Questions remain over Govt’s coronavirus response

The Government is ramping up its fiscal planning for the coronavirus outbreak - but there are plenty of unknowns, both in its response and the pandemic as a whole. 

If you tuned in to the Prime Minister’s latest post-Cabinet press conference in the hopes of being reassured about the Government’s coronavirus response, you may have been left with mixed emotions.

On the one hand, Jacinda Ardern’s announcement of greater quarantine powers, to cover not just people but ships and planes, fits with what has largely been regarded as a sound public health approach within New Zealand to the potential pandemic.

But on the less tangible yet also important issue of the financial fallout, there were nearly as many questions as answers.

Speaking alongside Ardern, Finance Minister Grant Robertson announced a “business continuity package” to support the economy, including a targeted wage subsidy scheme along with training and redeployment options.

But there was little detail on offer. “Policy options” around tax and household support were still being sketched out by officials, Robertson said, while the scale and scope of the package was also a work in progress.

Work was also under way on separate, longer-term measures that could be required - but again there was little Robertson could, or would, say.

Of course, the coronavirus threat is a challenge quite different from any faced by recent governments, and it is understandable that the Government would want to carefully measure its response.

But it was a surprise not to have greater specificity about what would be done, given the impact of coronavirus is well and truly being felt already among a number of New Zealand businesses.

The decision to take a targeted approach to support for employers and employees also raises some obvious questions.

How will the Government ensure it captures all the industries and businesses being affected by the outbreak, and would it be easier (if more expensive) to develop some universal stimulus initiatives?

National leader Simon Bridges and his MPs have taken a hard line on the Government's coronavirus response, but risk being seen to place politicking over the national interest. Photo: Lynn Grieveson.

National has framed the Government’s response as both inadequate and incompetent, touting its own economic record in dealing with crises like the GFC and the Canterbury earthquakes while in power.

That accords with Simon Bridges’ long-established plan to fight the election on hip-pocket issues such as the cost of living and support for SMEs.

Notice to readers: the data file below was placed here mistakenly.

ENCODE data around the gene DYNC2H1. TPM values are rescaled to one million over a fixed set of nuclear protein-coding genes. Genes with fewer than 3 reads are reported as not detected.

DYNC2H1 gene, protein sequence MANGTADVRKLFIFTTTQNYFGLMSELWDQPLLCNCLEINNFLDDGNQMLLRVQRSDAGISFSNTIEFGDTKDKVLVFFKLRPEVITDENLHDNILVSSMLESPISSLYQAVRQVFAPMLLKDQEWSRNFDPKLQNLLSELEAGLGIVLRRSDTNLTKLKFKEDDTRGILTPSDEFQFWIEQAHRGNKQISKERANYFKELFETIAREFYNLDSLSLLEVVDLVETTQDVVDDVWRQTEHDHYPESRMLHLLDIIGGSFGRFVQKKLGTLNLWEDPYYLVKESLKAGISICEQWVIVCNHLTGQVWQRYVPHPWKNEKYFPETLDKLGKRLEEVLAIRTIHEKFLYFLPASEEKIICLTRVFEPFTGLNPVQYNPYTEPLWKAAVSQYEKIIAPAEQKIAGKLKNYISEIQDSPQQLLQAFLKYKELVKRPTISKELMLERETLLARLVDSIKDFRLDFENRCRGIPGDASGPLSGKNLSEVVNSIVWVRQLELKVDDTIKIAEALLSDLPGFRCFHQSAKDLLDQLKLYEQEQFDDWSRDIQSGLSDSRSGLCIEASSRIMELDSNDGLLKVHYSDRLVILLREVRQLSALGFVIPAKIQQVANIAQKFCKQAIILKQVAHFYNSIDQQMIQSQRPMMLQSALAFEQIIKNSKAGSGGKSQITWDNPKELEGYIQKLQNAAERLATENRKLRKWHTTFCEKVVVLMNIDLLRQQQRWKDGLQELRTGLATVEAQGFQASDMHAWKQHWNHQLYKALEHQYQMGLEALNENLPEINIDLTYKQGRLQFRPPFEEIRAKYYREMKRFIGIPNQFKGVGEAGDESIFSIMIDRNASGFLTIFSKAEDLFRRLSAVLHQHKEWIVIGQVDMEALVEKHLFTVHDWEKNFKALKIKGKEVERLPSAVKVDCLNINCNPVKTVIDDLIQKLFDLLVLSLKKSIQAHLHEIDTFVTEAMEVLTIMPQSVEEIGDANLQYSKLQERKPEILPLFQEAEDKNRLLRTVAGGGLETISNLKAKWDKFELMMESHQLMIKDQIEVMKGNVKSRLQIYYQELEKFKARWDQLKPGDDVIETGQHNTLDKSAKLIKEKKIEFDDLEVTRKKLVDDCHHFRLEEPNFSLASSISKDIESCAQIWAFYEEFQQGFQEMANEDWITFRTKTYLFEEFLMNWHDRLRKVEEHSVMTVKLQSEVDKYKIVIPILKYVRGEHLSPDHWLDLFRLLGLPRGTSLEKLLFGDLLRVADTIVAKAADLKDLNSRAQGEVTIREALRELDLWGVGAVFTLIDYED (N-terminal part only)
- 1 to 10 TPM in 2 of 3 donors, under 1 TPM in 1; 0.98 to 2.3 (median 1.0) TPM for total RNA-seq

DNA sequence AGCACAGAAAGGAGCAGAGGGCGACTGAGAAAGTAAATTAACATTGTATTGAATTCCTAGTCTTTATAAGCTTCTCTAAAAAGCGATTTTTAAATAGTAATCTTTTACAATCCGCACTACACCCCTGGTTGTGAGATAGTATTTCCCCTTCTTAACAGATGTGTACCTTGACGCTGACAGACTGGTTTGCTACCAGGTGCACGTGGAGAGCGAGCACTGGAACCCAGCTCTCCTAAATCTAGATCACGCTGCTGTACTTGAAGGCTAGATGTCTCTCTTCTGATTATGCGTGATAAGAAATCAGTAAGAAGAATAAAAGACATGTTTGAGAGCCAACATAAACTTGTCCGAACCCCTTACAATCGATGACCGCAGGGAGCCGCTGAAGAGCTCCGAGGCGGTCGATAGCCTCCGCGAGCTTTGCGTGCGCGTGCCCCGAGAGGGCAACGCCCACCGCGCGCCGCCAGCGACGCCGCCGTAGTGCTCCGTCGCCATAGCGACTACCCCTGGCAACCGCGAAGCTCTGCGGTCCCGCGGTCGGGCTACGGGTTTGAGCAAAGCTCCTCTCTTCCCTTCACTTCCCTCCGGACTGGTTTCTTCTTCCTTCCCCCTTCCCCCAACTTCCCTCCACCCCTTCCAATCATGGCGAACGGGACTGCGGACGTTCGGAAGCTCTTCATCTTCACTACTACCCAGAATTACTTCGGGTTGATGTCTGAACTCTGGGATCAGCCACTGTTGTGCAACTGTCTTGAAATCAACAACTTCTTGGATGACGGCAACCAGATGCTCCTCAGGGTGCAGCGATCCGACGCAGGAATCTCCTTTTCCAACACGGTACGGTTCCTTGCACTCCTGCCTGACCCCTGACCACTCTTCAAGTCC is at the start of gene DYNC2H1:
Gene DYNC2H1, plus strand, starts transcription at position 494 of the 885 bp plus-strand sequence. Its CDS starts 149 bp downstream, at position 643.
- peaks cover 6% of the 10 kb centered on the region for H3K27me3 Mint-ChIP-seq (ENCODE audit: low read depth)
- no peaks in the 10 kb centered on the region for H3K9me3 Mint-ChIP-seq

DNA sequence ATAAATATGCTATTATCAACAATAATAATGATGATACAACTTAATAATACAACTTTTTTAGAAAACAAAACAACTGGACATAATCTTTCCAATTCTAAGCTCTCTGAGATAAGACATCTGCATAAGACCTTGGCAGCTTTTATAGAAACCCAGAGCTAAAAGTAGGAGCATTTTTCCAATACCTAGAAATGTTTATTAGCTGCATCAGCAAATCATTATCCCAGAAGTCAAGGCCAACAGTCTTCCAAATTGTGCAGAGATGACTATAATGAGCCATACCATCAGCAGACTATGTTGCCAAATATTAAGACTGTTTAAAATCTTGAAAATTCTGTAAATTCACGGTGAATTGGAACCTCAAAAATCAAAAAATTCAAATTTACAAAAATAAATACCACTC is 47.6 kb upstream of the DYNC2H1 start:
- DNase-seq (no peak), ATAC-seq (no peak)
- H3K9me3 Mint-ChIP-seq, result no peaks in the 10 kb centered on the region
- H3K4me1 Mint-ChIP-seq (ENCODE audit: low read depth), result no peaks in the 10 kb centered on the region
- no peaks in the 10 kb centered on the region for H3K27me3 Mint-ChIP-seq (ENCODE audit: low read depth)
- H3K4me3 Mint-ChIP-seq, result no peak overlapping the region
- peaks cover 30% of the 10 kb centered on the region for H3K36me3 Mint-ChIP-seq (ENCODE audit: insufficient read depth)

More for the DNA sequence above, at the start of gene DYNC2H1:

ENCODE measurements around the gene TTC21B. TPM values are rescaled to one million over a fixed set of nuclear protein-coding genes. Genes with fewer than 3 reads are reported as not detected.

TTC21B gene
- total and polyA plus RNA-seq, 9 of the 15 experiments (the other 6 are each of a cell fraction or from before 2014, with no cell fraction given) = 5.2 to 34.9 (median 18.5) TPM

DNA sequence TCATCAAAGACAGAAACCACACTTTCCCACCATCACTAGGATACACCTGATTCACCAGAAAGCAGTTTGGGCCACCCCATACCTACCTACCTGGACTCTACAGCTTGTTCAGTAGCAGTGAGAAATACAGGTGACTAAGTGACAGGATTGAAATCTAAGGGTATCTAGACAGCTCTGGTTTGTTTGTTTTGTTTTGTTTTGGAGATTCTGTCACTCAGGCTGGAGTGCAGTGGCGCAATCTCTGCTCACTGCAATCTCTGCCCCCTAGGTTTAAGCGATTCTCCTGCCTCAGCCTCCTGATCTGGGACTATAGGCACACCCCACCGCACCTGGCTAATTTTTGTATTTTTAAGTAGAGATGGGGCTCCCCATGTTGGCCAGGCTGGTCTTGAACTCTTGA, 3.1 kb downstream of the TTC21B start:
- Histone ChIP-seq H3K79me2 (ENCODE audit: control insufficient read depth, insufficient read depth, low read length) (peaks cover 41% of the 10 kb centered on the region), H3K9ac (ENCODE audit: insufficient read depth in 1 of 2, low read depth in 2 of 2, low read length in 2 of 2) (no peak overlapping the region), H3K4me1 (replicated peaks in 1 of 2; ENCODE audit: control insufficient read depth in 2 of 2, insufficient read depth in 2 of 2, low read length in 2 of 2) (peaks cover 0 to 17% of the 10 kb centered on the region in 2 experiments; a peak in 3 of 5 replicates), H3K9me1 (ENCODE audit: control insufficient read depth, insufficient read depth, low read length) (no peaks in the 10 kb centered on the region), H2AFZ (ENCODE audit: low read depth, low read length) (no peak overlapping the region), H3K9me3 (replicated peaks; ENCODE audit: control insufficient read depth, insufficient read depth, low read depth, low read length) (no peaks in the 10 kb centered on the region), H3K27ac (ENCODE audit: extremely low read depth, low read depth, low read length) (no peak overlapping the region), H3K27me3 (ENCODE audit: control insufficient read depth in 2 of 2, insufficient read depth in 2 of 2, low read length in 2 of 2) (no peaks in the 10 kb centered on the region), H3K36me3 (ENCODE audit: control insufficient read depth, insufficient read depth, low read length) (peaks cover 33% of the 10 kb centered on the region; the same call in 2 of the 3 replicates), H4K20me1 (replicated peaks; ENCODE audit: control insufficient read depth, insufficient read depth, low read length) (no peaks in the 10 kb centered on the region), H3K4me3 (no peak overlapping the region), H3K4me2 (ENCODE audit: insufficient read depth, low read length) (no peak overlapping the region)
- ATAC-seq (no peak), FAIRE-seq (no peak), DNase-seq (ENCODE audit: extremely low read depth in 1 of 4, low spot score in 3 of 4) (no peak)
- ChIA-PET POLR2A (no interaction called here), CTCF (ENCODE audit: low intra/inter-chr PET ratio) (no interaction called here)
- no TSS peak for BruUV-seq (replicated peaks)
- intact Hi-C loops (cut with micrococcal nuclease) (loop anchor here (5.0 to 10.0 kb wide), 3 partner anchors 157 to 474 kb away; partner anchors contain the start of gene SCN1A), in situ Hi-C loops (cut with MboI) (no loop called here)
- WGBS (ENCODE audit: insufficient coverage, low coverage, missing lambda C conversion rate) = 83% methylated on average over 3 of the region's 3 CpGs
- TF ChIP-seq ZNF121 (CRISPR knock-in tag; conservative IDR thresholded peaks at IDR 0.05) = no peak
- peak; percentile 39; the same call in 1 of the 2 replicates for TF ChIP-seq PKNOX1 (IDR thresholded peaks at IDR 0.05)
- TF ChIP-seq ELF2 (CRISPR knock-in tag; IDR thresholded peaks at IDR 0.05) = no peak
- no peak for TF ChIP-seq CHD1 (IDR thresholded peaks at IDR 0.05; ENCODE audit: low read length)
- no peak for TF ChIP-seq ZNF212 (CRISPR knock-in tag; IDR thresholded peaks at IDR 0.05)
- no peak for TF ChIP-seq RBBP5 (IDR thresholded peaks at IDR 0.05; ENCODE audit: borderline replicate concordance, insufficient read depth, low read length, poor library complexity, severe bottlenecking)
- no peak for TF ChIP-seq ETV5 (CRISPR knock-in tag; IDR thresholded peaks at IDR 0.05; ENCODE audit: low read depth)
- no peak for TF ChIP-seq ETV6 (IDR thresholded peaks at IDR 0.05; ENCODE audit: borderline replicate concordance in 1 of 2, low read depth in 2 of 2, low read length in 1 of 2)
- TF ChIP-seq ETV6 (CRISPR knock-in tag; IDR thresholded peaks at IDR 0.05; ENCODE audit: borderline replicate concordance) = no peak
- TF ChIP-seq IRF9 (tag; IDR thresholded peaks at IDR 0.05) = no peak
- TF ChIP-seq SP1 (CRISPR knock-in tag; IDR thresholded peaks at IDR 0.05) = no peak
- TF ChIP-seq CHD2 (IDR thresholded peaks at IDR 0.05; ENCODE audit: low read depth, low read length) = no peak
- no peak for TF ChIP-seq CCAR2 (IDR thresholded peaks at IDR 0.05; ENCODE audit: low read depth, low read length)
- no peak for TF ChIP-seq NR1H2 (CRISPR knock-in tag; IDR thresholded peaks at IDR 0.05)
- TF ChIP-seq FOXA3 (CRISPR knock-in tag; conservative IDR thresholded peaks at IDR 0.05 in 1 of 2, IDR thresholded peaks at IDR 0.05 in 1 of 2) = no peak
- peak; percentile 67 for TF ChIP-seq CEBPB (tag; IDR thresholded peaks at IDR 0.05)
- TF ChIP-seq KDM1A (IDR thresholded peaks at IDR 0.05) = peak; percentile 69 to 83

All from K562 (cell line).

But the first of a five-part economic plan released by National on Monday, a regulation reduction package including a reheated announcement from last August of plans to light a “bonfire of regulations”, was both underwhelming and had little real connection to any coronavirus response (despite Bridges seeking to tie the two together).

Of course, National is keeping its powder dry, with more significant policy announcements on issues like tax to be announced closer to the election, when the public is more politically engaged and less consumed by the threat of a pandemic.

But there is a distinct risk the party is accused - as it already has been - of putting politicking above bipartisanship and the national interest.

Ardern has already made positive politics a theme of Labour’s 2020 campaign, and will readily jump on any opportunity to be seen to take the higher road.

Of course, there is and should be scope to highlight any inadequacies in the official response. But Bridges and his team need to be careful not to fall into the classic trap of barking at every passing car, and instead measure their reaction against the perceived shortcoming.

Winston Peters has already suggested “unsustainable” immigration levels will be a critical issue for New Zealand First at this year’s election; whether and how coronavirus plays into that could be crucial in determining the tone of the campaign.

Politics cannot be entirely stripped from the matter, sadly, and the outbreak could also revive a contentious topic of debate during the 2017 campaign - the impact of rising migration levels on the country’s vital infrastructure.

In July 2017, Labour’s immigration spokesman Iain Lees-Galloway said the party would “take a breather on immigration”, citing the strain being placed on public services.

Despite that tough talk, there has been little meaningful change to net migration levels, and a health system already bursting at the seams from population demands could hit breaking point with an influx of coronavirus patients and the flow-on effects, such as healthcare workers forced into isolation.

Of course, the fault for failing to keep up with demand lies with governments and the planning failures, rather than the migrants who were welcomed in with open arms.

But there has already been a regrettably racist response in some quarters to the coronavirus outbreak, while the political climate (take Shane Jones’ offensive remarks about the Indian community) suggests a good faith response may not be forthcoming from all parties.

Jones’ leader Winston Peters has already suggested “unsustainable” immigration levels will be a critical issue for New Zealand. First at this year’s election; whether and how coronavirus plays into that could be crucial in determining the tone of the campaign.

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